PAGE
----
Ruth E. Carter is first costume designer since Edith Head to get a Walk of Fame star
The Hollywood Walk of Fame just gained a historic new star.
As of Thursday, movie-industry legend Ruth E. Carter is the first Black costume designer and second costume designer ever to have her name enshrined at Hollywood and Vine. The honor comes more than 60 years after prolific costumer Edith Head became the first in her field to receive a star.
“As I have been reflecting, I think of all the people whom I’ve met along the way who have helped make this happen,” Carter said during Thursday’s virtual ceremony.
“I’ve collaborated with so many of you — directors, actors, producers, friends, artists, family. Know that you are in my heart. It is full with the deepest gratitude for being able to tell our stories by any means necessary. Thank you for seeing the depth of culture, history, artistry and welcoming my vision of Afro-future into the lexicon of American filmmaking.”
In 2019, Carter became the first Black woman to win a costume-design Oscar for her work on the seminal Marvel blockbuster “Black Panther,” starring the late Chadwick Boseman. Her myriad credits include “Love & Basketball,” “Selma” and longtime collaborator Spike Lee’s “Do the Right Thing.”
Comedy icon Eddie Murphy, who has joined forces with Carter for seven films during his career, was among those who paid tribute to the costume designer during this week’s livestream. Most recently, Murphy worked with Carter on the 2020 awards-season darling “Dolemite Is My Name” and the highly anticipated 2021 sequel to “Coming to America.”
“Ruth Carter is a genius,” Murphy said via video chat. “Of all the movies I have done over the years, I’ve never had a wardrobe designer [like Carter] whose clothes actually influence how you play your character — how you walk, how you stand. She really is instrumental in bringing your characters to life. There’s no one like her. ... And I am so happy that she is being recognized this way.”
Also invited to speak at Carter’s Walk of Fame induction was TV mogul Oprah Winfrey, who collaborated with the visionary creative on the 2013 White House drama “Lee Daniels’ The Butler” and Ava DuVernay’s Oscar-winning Martin Luther King Jr. biopic, “Selma.”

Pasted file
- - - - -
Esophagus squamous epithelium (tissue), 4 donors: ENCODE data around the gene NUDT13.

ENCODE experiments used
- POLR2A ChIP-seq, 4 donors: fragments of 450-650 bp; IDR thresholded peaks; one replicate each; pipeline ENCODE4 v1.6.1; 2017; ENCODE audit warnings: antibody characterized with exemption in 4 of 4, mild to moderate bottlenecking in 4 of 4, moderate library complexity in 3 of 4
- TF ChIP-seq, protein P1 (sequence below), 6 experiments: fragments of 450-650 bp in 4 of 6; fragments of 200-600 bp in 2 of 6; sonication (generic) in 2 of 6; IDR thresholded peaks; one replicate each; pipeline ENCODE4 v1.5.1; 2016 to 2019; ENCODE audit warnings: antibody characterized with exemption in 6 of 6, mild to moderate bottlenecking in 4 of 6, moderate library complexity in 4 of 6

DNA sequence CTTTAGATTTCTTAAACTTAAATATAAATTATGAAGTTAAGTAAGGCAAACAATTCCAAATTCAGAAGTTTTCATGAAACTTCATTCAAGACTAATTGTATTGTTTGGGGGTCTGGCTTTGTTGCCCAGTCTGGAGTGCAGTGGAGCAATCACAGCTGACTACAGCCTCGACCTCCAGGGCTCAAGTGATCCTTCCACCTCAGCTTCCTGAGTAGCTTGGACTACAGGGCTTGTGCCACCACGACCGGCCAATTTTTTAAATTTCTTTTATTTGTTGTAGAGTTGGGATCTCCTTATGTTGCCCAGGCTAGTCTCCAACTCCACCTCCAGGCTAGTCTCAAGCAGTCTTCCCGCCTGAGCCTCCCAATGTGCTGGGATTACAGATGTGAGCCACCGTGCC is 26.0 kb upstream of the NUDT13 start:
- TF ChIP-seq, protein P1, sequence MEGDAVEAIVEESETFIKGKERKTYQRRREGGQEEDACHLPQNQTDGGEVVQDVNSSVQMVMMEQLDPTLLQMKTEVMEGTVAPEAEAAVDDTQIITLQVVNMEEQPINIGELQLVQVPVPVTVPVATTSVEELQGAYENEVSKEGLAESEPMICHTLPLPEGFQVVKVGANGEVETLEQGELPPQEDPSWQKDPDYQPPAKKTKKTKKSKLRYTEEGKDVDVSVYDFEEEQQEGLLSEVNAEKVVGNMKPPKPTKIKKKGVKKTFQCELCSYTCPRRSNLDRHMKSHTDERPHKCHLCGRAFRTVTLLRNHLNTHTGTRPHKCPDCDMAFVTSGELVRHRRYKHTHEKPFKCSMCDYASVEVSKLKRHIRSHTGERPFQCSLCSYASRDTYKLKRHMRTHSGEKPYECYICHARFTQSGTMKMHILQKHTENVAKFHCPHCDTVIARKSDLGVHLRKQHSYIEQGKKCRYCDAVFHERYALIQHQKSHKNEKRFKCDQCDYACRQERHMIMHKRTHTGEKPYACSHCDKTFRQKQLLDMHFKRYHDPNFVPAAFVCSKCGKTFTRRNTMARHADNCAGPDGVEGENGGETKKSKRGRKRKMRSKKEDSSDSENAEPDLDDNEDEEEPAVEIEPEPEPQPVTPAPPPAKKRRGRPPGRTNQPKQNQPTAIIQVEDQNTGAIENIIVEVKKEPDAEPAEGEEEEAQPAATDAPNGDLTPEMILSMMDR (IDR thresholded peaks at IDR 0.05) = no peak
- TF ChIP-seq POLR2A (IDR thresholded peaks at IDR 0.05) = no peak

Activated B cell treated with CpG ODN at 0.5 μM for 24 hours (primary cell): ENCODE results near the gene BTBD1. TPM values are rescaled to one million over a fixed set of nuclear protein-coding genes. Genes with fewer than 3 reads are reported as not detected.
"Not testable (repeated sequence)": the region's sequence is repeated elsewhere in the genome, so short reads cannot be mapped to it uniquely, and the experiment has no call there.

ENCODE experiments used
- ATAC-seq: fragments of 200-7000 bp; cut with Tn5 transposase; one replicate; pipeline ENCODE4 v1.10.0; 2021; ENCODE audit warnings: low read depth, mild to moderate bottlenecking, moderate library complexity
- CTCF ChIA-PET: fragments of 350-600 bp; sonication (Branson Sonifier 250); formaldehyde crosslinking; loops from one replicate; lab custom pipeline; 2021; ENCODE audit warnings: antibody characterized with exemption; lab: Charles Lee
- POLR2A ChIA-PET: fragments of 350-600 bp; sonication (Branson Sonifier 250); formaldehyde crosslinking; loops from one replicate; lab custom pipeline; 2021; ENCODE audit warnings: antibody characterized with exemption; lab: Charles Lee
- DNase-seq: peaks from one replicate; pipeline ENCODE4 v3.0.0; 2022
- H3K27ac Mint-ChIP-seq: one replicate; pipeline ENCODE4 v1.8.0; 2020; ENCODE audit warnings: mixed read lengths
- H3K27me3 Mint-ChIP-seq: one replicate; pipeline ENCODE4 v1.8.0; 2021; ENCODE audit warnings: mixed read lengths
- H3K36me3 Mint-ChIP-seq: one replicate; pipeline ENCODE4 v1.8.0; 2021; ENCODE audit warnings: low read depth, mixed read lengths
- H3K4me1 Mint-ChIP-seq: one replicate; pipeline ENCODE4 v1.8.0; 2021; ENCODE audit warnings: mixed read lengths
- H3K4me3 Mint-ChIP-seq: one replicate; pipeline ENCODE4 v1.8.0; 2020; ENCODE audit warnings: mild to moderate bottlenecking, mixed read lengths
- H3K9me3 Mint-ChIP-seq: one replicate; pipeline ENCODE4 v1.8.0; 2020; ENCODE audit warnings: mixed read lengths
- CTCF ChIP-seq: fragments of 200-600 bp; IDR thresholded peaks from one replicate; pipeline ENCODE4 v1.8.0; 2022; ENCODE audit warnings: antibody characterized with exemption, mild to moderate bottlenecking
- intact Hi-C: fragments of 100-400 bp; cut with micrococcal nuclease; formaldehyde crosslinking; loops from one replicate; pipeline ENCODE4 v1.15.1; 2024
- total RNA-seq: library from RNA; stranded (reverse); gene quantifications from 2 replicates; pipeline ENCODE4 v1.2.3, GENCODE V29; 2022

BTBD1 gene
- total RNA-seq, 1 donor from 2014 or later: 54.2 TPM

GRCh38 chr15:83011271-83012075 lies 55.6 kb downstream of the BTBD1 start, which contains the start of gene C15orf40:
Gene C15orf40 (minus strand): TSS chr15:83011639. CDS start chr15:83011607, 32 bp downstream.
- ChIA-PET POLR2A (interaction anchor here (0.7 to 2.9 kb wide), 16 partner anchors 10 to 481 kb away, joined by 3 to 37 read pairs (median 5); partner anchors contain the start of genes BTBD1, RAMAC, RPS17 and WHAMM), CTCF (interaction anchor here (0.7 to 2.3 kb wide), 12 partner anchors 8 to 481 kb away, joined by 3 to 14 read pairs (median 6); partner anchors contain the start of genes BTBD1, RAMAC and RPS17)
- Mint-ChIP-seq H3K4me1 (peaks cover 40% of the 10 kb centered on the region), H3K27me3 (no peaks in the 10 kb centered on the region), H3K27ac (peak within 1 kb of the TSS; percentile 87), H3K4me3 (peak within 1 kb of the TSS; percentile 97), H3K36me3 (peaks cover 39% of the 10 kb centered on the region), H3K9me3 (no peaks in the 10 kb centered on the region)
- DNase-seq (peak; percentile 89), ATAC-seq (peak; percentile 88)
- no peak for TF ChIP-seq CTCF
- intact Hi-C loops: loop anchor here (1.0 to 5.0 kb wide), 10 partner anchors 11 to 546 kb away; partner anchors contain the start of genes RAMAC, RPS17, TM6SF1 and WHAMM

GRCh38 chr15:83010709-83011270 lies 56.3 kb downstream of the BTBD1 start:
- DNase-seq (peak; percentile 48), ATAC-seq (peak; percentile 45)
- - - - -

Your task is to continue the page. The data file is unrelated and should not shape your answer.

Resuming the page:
“What I first observed on ‘The Butler’ and then again on ‘Selma’ was a woman who was deeply intentional about creating clothing to represent the culture and journey of African Americans,” Winfrey said.
“Ruth holds within her an awareness of cultural knowledge of our history, and is able to beautifully weave the two together to create fully formed characters before they even speak a word.”
“Black Panther” costume designer Ruth E. Carter made history as the first African American to win the costume design Oscar for her work on the Marvel blockbuster.
Among the many entertainment luminaries who took to social media to congratulate Carter on her latest achievement were Halle Berry, Carmen Ejogo and Arsenio Hall, who stars opposite Murphy in the forthcoming Carter project, “Coming 2 America,” premiering March 5 on Amazon Prime Video.
“To all my fans who enjoy my movies and see themselves so much so, you show up dressed in costume, it’s my desire to continue to inspire you,” Carter said. “Most of all, I dedicate this star to all the young aspiring filmmakers. ... When you gaze upon my star, feel my energy. Feel the power of your own unique story to realize your dreams, so you too can reach your star. Wakanda forever.”
Only good movies
Get the Indie Focus newsletter, Mark Olsen's weekly guide to the world of cinema.
You may occasionally receive promotional content from the Los Angeles Times.